Thursday, August 11, 2005

Day 1

I don't know why, but I think it would be really useful to others out there for me to keep an occasional diary of how I feel as I try to quit smoking. Quitting seems to be different for every person - how they approach it, what they need to accomplish it, etc. seems to vary by individual. I'll add my voice and experience to the others out there who have given theirs. I really believe knowledge IS power.

Let me back up just a bit - when I decided to get serious about quitting I did a LOT of research on the internet. Most of this was done quietly - I didn't share with my husband or parents how seriously I was thinking about it. I wanted to have a sense of what I needed to do and how I would go about it before taking that step.

I saw that a great deal of literature recommends setting a "quit date". I chose mine - My birthday, August 12, 2005. 20 years after first picking up the habit.

If you're astute you've picked up on the fact that I've posted this on August 11 2005 -- I'll explain that in a moment.

At any rate, I bought into the "quit date" mentality, set my quit date (which was still several months out at the time) and resolved to gather information. I talked to our family doctor. I talked to my OB/GYN. I searched on the internet - I looked up medications, both prescription and over-the-counter. I read about weight gain and why it happens in some people. I evaluated my diet and determined how best to make a few minor adjustments prior to quitting to pretty much negate any weight-gain effects.

In short, I was anal retentive in preparation. That's my process - I gather information, arm myself with knowledge, and start talking about the new facts I've learned in order ot assimilate them. It works for me - it may not be the process for someone else.

Back to my quit date. Peter Jennings died of lung cancer this week. His announcement in April of this year was my impetus to seriously begin thinking about quitting. I informed my family members and friends a month later that I had set a quit date... When he died, it hit me really hard. I was smoking on Tuesday and I just looked at the cigarette, about halfway finished, and as much as I love it, I just decided I was through. I didn't tell anyone just yet but the next morning, early, I gave my unfinished cigarettes and all my lighters to Bobby (my husband) and told him to get rid of them and not in the house. I didn't want to be reduced in dignity to the level of digging through our trash cans at a weak moment. ;-)

And with that, I quit. Cold turkey.

Yesterday, my first full day of not smoking and the longest I've gone, awake, EVER in 20 years without a cigarette, really wasn't as bad as I thought it would be. I definitely had a lot of nervous energy - you know if you read the first entry in this blog, the one about my history of smoking, that I don't smoke in the house. As such, though, the trips outside become habitual in and of themselves. It's not just the smoking that's difficult to give up - it's the habits around how you smoke and when you smoke that are difficult, too.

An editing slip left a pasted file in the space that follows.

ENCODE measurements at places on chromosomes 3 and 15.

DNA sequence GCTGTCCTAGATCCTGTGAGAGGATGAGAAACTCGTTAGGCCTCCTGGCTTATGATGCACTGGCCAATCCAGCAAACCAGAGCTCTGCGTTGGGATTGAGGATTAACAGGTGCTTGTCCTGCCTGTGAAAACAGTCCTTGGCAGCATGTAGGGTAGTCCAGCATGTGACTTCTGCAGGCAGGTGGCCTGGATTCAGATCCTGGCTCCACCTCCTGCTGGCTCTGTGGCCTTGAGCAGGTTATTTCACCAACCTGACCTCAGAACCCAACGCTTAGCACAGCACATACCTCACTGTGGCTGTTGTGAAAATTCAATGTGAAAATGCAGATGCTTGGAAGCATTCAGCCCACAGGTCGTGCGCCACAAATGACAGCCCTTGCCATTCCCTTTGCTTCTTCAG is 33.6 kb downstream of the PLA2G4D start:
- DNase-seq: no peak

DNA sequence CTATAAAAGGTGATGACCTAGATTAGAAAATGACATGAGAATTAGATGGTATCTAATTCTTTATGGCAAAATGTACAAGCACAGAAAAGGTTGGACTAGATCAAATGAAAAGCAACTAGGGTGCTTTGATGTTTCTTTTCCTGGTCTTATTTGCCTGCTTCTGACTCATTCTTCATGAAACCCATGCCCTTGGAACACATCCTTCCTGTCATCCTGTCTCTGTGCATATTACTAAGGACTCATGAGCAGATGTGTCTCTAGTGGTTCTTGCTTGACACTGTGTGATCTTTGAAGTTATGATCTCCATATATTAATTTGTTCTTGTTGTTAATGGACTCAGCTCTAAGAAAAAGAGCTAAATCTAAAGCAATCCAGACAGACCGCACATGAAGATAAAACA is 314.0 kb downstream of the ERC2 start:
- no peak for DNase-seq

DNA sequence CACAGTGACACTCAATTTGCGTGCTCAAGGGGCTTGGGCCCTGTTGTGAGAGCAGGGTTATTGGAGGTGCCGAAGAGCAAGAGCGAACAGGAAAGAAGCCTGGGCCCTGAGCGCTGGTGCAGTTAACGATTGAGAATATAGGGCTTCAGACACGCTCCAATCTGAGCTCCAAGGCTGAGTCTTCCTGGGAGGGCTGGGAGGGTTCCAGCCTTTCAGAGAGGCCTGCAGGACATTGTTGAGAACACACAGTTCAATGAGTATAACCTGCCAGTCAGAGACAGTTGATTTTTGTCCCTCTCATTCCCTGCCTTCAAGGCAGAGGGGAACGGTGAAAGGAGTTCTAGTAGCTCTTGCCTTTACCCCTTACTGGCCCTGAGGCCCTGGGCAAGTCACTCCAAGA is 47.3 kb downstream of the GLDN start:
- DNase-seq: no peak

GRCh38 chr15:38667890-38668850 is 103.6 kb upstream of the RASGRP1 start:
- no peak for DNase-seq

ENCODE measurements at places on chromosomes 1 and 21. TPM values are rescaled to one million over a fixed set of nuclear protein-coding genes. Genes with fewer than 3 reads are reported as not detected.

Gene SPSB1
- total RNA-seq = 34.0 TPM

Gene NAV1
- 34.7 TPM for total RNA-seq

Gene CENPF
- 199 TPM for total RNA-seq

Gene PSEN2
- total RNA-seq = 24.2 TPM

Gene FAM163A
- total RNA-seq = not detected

I haven't given up the going outside things. I'm keeping pretty much the same schedule - I need, for now, that seeming normalcy. I bought a shitload of gum and I take it outside with me, chew it for ten minutes, then get rid of it and go back in. I took my coffee out this morning and read the newspaper like I always do. I just didn't smoke.

Last night, a little bit before 11pm, I must have had a look - Bobby wanted to know if I was freaking out. I was feeling a bit jumpy though I couldn't put my finger on it until he asked. He wanted to know "what it was like" - specifically, he wondered if I thought about it or had the shakes or had a headache or whatever - I told him that two things stood out as odd for me.

1. I constantly, constantly thought, all day yesterday and, so far, every waking minute today, of how goddamned GOOD just one deep drag of a cigarette would be. I can almost feel the calming wave it would cause. I can't stop thinking about it.
2. Here's the weird thing - I said above that it's not just the addiction to the cigarettes that's hard to break - it's the habits and habitual things you do around smoking that requires adjustment as well. For example - it was pretty typical for me to just kind of pop outside once every few hours to smoke. Yesterday, when I'd feel the urge, I would think "I have nothing to do." Of course, I have a TON of things to do. And a similar thing - I was at the Giant picking up a prescription and I needed, after Giant, to walk to the pet store for some kitty litter. The pet store is about halfway down the shopping center from the Giant. I would normally light up while walking. I found myself thinking, yesterday, "why would you walk there? You have nothing to do while you walk." It's this bizarre feeling of being somewhat at loose ends. I know it doesn't make any sense but that's the way I've felt.

So I've been kind of anxious, but overall I haven't really (yet) had headaches, felt nauseous, my diet was exactly the same (and will remain so), I didn't feel the urge to snack, etc. I just felt adrift at frequent periods of the day and obsessed with how good just one drag would be. I'm obsessed with it now.

So, I'll post more later - thanks for reading and feel free to comment.


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